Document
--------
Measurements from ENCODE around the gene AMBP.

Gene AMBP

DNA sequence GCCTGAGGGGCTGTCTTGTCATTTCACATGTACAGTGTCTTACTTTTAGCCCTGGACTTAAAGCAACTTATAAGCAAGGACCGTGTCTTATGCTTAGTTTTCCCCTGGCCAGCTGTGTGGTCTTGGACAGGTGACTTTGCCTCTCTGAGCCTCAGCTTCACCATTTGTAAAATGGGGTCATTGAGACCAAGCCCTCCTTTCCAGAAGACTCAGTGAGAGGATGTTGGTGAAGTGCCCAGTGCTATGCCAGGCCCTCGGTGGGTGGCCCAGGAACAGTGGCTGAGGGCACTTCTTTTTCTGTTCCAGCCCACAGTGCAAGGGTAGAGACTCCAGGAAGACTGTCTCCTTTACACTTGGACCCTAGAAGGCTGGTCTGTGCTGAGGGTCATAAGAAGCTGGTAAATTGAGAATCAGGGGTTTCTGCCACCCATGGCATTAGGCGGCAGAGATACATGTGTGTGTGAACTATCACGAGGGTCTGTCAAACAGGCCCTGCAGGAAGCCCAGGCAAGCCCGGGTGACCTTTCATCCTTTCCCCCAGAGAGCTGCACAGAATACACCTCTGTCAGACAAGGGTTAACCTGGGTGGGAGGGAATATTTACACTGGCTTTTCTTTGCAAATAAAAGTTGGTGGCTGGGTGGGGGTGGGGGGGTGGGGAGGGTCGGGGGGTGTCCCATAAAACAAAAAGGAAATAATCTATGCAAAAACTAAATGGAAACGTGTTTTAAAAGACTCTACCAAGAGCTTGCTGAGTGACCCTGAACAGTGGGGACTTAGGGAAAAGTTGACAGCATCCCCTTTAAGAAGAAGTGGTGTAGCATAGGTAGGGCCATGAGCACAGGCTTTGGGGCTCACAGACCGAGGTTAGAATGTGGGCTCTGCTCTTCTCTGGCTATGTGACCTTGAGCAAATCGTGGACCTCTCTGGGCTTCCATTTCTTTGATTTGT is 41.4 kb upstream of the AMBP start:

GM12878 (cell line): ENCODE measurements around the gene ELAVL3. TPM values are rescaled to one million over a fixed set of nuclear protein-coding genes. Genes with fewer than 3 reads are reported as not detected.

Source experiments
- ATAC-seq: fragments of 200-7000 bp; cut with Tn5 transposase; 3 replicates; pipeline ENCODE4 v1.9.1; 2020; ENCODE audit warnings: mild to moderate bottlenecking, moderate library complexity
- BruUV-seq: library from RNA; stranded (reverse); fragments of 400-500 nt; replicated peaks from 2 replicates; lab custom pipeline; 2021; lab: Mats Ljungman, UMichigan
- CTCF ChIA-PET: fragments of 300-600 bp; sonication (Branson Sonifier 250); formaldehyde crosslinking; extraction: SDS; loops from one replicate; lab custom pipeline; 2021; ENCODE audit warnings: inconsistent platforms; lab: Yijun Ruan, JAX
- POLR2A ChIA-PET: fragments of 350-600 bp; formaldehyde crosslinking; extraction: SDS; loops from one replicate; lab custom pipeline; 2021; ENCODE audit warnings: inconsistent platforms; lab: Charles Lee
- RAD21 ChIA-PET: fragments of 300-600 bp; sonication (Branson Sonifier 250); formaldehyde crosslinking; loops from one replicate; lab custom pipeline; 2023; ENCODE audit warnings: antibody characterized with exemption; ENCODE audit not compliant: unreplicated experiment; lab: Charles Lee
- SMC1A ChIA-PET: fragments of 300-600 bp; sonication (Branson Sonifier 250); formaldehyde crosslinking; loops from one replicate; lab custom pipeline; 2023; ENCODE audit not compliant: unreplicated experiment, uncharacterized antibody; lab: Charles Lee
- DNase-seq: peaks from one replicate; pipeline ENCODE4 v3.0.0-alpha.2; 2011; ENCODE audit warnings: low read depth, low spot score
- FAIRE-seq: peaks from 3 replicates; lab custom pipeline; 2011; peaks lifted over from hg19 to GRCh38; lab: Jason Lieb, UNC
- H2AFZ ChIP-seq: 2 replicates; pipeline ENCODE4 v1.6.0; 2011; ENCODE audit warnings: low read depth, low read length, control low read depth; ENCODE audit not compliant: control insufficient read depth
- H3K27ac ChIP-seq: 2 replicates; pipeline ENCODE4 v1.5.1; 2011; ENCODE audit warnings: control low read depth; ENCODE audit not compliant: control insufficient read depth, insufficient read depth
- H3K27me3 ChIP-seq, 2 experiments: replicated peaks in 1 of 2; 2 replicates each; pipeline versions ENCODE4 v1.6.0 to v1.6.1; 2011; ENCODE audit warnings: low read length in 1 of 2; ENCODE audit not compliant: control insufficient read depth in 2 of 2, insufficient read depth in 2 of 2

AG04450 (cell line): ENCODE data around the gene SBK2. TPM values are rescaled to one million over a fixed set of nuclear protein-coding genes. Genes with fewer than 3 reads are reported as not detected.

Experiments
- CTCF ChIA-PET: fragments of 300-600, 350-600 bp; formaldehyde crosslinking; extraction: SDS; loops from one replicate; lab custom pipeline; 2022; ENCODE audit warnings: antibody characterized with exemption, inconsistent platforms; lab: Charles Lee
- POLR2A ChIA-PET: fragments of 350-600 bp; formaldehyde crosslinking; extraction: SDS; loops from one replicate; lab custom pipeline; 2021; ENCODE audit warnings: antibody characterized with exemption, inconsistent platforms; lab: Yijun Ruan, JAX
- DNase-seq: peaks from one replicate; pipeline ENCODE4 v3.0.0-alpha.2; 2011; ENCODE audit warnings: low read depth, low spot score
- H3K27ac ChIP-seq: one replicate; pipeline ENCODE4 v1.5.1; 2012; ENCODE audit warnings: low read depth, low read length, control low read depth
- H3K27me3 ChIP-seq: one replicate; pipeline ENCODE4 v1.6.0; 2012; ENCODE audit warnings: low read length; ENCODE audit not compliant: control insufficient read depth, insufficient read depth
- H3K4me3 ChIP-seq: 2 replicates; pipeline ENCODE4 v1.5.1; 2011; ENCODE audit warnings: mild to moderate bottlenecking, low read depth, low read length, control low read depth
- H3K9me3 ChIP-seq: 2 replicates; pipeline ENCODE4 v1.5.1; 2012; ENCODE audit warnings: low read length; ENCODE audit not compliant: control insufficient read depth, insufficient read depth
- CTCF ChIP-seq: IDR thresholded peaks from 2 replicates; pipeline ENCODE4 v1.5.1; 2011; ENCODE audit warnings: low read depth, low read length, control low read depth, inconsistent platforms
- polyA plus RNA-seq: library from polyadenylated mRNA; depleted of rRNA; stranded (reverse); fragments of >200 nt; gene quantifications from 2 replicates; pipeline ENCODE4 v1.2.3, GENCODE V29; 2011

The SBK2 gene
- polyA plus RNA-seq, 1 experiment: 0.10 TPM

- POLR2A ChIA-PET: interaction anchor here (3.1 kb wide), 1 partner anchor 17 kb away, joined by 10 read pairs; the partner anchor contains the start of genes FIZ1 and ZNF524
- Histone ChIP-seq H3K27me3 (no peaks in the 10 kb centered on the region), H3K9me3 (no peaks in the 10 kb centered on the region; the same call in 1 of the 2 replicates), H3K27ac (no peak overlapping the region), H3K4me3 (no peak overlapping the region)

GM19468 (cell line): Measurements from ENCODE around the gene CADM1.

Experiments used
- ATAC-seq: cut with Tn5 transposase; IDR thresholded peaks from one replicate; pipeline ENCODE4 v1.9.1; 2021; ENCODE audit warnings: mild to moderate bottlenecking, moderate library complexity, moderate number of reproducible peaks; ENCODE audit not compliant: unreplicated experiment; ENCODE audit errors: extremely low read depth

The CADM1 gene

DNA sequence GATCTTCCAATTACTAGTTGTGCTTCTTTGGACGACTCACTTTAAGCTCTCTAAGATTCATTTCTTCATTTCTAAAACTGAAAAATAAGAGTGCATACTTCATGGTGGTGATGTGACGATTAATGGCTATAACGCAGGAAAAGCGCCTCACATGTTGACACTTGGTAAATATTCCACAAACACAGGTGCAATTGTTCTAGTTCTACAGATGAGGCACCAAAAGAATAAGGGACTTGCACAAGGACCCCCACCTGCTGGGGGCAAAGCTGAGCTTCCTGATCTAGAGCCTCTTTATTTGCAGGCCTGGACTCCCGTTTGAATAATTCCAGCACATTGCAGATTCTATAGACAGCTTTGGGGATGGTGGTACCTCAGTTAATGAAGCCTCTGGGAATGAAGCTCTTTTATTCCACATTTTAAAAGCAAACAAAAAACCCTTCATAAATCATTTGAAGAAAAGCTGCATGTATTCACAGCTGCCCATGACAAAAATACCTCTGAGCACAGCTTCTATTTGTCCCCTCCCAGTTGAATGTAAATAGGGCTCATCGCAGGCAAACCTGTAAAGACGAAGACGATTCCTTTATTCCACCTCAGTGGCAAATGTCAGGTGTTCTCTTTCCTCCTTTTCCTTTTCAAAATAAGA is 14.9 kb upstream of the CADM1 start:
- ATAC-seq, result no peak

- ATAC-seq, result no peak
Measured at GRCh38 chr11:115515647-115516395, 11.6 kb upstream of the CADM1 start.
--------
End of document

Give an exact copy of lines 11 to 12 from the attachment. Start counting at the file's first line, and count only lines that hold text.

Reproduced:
- SMC1A ChIA-PET: fragments of 300-600 bp; sonication (Branson Sonifier 250); formaldehyde crosslinking; loops from one replicate; lab custom pipeline; 2023; ENCODE audit not compliant: unreplicated experiment, uncharacterized antibody; lab: Charles Lee
- DNase-seq: peaks from one replicate; pipeline ENCODE4 v3.0.0-alpha.2; 2011; ENCODE audit warnings: low read depth, low spot score